Similarly, while not identical, appraisers generally use the cited sources above to identify the physical characteristics of comparable sales in their appraisals. Thus, it’s fair to say that identifying the physical characteristics of the subject property in a desktop appraisal is a similar process to verifying comparable sales.

While they won’t replace a full appraisal for a majority of property transactions, desktop appraisals can offer a more efficient and cost-saving alternative for all involved parties and are often used in low-risk scenarios and non-GSE appraisal assignments, such as:

  • Helping sellers determine a price: A desktop appraisal provides sellers with valuable insights into their property’s market value, helping them make informed decisions when determining an appropriate listing price.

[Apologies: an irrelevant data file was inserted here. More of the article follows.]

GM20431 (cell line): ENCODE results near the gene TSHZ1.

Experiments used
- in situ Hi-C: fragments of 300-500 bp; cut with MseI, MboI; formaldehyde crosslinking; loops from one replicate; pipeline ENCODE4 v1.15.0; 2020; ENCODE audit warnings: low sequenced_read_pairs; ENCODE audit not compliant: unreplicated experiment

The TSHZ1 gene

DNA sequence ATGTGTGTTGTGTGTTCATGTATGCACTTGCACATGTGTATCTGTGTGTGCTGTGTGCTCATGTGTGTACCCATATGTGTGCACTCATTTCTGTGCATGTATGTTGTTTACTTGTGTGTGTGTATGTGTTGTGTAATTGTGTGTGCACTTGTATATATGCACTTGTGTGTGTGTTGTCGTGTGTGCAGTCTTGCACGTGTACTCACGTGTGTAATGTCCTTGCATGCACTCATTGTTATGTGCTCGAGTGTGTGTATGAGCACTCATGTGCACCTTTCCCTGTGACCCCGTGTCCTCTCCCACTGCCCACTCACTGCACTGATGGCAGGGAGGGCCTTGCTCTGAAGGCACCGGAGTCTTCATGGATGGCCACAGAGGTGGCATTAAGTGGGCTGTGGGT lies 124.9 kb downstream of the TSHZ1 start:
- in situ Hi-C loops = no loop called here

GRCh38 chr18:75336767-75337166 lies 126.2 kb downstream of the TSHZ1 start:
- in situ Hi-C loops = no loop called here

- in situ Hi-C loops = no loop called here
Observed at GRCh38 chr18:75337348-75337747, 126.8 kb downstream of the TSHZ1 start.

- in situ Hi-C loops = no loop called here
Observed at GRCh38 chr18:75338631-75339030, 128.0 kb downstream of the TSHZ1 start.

• Home equity lines of credit (HELOCs): When homeowners apply for HELOCs, lenders may request desktop appraisals to ascertain the property’s value and determine the credit limit without requiring a full appraisal.
  • Tax Appeal Support: When there is a challenge to a tax assessment, a desktop appraisal may be used to provide a current market value.
  • Insurance purposes: Lenders or other clients may order desktop appraisals for insurance purposes to determine the property’s replacement cost or insurable value.
  • Managing Investments: For investors who own multiple properties, desktop appraisals provide rapid updates on property values.

To read more, Click Here

My comments: Although the web page title includes “for new appraisers,” this post has ideas for all appraisers. The list of non-lender uses is very good. I have done drivebys for estate appraisals when the home had been sold and I had no access.

Desktop appraisals okay for some Fannie Loans March 2022